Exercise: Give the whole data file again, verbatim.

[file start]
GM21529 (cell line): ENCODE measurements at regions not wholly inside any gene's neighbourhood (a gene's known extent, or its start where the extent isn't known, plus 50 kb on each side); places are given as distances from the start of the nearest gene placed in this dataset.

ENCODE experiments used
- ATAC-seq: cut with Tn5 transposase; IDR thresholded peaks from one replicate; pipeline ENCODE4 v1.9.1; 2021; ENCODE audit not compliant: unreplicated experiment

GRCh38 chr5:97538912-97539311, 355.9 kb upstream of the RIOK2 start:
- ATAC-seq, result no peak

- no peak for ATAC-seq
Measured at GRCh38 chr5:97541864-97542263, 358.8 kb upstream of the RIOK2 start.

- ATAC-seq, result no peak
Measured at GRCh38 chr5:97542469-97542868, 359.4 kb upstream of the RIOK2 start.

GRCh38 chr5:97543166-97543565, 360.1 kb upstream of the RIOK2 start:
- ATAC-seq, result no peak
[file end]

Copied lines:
GM21529 (cell line): ENCODE measurements at regions not wholly inside any gene's neighbourhood (a gene's known extent, or its start where the extent isn't known, plus 50 kb on each side); places are given as distances from the start of the nearest gene placed in this dataset.

ENCODE experiments used
- ATAC-seq: cut with Tn5 transposase; IDR thresholded peaks from one replicate; pipeline ENCODE4 v1.9.1; 2021; ENCODE audit not compliant: unreplicated experiment

GRCh38 chr5:97538912-97539311, 355.9 kb upstream of the RIOK2 start:
- ATAC-seq, result no peak

- no peak for ATAC-seq
Measured at GRCh38 chr5:97541864-97542263, 358.8 kb upstream of the RIOK2 start.

- ATAC-seq, result no peak
Measured at GRCh38 chr5:97542469-97542868, 359.4 kb upstream of the RIOK2 start.

GRCh38 chr5:97543166-97543565, 360.1 kb upstream of the RIOK2 start:
- ATAC-seq, result no peak